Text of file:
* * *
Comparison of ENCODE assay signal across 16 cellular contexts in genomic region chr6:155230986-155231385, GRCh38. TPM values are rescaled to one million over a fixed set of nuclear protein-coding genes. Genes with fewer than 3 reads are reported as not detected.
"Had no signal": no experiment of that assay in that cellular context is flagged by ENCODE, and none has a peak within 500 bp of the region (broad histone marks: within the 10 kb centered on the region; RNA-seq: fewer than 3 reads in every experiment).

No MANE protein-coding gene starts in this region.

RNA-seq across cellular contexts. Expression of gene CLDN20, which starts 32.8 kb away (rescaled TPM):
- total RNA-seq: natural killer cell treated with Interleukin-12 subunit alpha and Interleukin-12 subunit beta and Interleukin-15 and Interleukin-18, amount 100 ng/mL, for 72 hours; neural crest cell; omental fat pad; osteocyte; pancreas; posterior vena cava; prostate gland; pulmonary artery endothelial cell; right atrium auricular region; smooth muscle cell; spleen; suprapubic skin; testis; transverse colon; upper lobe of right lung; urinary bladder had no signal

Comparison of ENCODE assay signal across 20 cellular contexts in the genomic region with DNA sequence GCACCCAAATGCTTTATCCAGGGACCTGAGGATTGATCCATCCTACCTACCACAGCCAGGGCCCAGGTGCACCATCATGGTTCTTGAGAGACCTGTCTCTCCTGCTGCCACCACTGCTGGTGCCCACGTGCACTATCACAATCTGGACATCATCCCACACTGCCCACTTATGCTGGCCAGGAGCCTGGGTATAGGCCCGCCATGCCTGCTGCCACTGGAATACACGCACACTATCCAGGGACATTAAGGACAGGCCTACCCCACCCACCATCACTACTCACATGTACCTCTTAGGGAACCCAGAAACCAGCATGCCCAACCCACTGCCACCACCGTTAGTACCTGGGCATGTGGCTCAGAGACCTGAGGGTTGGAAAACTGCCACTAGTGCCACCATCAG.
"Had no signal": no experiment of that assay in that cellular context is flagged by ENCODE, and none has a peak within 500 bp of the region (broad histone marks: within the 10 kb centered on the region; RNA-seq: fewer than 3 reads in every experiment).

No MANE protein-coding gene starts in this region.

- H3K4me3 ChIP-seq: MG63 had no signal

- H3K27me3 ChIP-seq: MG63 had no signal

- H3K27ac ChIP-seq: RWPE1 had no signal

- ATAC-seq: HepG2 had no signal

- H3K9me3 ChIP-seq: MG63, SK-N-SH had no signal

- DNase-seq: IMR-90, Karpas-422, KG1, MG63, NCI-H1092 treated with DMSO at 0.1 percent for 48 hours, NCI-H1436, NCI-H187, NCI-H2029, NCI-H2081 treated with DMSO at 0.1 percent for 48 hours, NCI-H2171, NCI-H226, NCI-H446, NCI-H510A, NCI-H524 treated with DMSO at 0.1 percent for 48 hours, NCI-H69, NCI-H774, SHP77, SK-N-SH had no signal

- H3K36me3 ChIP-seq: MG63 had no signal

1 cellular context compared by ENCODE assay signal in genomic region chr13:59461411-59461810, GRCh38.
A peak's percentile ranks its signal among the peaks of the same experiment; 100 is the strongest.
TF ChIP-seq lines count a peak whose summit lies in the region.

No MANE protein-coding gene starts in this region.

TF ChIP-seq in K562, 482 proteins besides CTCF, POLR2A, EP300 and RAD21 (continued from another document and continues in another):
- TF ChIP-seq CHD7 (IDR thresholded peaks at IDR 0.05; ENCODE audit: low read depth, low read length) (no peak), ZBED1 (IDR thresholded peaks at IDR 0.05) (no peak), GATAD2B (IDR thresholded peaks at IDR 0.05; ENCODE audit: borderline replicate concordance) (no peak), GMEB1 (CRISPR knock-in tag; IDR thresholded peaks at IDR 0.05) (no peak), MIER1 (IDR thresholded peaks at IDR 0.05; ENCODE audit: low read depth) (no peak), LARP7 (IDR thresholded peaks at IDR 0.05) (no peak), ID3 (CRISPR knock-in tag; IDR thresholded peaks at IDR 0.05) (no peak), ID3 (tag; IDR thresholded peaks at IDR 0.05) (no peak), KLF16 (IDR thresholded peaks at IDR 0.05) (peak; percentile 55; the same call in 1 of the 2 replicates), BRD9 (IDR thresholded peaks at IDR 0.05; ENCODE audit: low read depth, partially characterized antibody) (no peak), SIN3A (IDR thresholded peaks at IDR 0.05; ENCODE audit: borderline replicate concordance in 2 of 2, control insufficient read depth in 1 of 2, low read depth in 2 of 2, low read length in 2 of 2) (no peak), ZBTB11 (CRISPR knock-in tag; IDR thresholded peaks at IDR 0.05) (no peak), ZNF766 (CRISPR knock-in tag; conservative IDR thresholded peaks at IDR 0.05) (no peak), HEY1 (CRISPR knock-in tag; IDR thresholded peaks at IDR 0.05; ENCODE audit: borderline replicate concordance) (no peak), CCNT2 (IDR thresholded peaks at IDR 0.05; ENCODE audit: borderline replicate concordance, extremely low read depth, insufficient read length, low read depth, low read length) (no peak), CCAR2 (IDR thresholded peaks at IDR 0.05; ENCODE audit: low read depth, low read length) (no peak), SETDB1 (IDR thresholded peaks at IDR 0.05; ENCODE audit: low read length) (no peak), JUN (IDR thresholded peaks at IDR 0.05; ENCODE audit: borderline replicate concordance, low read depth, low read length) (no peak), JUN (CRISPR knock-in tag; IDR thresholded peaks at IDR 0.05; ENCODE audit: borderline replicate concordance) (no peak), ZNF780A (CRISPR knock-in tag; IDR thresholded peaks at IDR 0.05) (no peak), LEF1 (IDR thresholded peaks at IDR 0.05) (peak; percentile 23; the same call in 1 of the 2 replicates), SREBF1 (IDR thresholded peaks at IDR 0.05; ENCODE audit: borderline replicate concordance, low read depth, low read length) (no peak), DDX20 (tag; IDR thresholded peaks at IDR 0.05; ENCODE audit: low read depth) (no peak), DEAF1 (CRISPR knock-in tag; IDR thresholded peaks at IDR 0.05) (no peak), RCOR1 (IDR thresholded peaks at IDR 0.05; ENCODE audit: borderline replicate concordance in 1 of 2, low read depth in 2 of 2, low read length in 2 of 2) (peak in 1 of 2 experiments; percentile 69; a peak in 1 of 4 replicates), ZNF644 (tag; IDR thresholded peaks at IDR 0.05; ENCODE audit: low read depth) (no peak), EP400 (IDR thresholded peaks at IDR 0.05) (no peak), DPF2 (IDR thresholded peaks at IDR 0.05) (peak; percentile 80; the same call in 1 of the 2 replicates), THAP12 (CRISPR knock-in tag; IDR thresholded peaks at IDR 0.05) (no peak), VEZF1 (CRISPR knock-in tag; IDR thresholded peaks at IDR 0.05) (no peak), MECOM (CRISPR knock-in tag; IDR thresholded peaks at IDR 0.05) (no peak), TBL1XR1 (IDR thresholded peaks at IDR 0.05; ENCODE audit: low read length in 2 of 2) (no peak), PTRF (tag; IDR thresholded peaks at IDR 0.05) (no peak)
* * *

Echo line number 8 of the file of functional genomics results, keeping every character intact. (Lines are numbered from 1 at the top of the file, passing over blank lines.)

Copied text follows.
No MANE protein-coding gene starts in this region.